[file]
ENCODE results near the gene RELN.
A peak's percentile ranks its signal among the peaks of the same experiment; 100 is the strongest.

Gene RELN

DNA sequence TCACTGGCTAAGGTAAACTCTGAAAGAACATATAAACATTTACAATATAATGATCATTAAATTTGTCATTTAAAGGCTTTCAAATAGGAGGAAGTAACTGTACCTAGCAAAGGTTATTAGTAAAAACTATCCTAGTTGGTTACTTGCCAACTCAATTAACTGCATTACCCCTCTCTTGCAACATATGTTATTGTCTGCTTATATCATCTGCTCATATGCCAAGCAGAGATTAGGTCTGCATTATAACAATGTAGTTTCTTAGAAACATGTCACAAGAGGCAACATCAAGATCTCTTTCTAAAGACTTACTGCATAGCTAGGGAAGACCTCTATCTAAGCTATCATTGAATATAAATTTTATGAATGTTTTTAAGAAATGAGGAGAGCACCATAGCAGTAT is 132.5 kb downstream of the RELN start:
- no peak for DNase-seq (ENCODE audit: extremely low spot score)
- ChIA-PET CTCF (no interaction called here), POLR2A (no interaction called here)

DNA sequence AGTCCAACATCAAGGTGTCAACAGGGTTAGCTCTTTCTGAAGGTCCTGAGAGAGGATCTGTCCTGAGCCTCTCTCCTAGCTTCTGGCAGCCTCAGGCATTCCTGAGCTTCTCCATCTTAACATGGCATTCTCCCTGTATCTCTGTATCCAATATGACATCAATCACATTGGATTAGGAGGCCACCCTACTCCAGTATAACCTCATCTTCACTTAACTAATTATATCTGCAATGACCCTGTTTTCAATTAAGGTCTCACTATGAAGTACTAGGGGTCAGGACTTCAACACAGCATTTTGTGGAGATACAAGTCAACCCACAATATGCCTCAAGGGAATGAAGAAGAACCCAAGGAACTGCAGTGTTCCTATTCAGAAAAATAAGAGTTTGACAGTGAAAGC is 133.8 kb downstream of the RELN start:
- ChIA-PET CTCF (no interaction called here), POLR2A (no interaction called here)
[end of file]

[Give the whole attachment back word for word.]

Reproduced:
ENCODE results near the gene RELN.
A peak's percentile ranks its signal among the peaks of the same experiment; 100 is the strongest.

Gene RELN

DNA sequence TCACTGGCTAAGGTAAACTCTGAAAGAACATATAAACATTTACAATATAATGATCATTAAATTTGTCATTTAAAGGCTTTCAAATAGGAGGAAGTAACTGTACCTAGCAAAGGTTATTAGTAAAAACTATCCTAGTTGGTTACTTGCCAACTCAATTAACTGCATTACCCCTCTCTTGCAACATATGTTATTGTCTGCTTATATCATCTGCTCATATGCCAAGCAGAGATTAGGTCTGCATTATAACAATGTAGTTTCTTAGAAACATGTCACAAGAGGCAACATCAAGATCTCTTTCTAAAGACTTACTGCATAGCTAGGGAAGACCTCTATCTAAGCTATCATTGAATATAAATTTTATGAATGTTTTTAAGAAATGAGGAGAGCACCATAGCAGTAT is 132.5 kb downstream of the RELN start:
- no peak for DNase-seq (ENCODE audit: extremely low spot score)
- ChIA-PET CTCF (no interaction called here), POLR2A (no interaction called here)

DNA sequence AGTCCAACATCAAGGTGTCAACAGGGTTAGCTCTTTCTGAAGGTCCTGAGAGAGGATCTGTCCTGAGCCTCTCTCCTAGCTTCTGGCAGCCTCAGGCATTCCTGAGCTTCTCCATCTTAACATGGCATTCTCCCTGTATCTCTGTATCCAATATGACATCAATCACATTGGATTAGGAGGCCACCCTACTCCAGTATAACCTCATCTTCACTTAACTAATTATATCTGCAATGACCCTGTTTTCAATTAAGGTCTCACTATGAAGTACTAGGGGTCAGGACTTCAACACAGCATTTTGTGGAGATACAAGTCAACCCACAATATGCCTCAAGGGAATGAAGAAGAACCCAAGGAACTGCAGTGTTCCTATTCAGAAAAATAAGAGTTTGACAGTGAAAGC is 133.8 kb downstream of the RELN start:
- ChIA-PET CTCF (no interaction called here), POLR2A (no interaction called here)